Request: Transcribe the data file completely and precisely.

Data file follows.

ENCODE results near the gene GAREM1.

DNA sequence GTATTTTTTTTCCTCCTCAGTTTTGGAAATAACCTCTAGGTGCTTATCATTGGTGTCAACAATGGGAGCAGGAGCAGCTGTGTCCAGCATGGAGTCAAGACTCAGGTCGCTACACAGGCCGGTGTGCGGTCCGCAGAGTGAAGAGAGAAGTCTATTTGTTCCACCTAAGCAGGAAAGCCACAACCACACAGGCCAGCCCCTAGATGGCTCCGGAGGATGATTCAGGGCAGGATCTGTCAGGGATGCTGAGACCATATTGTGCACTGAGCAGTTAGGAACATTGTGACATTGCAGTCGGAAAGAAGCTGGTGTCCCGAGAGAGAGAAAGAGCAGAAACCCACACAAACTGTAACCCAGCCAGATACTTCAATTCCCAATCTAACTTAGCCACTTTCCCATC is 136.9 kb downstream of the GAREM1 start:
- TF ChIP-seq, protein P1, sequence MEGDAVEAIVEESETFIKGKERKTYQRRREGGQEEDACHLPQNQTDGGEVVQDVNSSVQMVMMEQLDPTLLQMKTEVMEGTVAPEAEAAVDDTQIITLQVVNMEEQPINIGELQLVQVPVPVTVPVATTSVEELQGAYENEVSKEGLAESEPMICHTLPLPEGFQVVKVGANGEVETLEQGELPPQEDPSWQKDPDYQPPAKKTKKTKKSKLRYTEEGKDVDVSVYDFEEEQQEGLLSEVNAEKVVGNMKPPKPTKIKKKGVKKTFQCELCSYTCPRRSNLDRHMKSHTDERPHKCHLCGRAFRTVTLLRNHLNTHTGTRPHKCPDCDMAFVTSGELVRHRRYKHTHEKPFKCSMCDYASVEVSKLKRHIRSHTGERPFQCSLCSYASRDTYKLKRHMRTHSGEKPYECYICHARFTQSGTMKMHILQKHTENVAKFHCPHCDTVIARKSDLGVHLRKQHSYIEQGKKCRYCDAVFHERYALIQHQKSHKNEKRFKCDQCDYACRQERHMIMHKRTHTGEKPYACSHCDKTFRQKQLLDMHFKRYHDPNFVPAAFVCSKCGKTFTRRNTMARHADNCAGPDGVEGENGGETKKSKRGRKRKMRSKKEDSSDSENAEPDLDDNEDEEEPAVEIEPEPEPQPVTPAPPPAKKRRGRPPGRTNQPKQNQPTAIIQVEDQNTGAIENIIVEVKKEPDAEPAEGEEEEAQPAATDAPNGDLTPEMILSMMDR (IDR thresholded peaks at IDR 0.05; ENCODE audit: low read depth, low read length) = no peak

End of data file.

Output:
ENCODE results near the gene GAREM1.

DNA sequence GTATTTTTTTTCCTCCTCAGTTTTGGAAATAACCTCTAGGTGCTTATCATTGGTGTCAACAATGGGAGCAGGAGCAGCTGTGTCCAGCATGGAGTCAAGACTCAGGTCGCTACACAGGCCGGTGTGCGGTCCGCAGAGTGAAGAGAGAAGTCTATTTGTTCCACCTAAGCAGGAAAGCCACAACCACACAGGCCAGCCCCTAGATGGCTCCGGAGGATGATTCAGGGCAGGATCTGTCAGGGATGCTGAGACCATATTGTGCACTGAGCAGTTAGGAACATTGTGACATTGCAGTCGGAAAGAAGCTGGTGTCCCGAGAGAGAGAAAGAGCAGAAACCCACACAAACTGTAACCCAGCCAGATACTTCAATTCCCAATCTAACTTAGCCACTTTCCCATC is 136.9 kb downstream of the GAREM1 start:
- TF ChIP-seq, protein P1, sequence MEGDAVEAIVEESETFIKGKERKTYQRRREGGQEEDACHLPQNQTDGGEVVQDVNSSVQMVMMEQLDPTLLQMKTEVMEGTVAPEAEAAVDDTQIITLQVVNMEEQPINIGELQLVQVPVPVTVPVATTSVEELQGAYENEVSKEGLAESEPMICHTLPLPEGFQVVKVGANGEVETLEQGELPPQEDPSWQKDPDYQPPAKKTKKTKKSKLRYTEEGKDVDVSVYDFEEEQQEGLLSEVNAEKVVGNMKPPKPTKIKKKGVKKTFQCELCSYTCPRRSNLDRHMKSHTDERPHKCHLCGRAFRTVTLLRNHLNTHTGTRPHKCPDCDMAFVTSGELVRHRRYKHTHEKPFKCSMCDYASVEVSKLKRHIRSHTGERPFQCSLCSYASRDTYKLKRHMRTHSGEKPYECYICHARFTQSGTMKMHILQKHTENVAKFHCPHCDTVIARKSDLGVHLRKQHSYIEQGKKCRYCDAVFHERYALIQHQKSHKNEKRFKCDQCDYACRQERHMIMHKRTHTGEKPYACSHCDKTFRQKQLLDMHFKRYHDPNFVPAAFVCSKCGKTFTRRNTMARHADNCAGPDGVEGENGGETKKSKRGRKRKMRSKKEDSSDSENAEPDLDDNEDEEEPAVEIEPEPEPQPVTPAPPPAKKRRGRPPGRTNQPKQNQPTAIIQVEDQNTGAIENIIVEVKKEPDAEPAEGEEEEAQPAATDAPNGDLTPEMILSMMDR (IDR thresholded peaks at IDR 0.05; ENCODE audit: low read depth, low read length) = no peak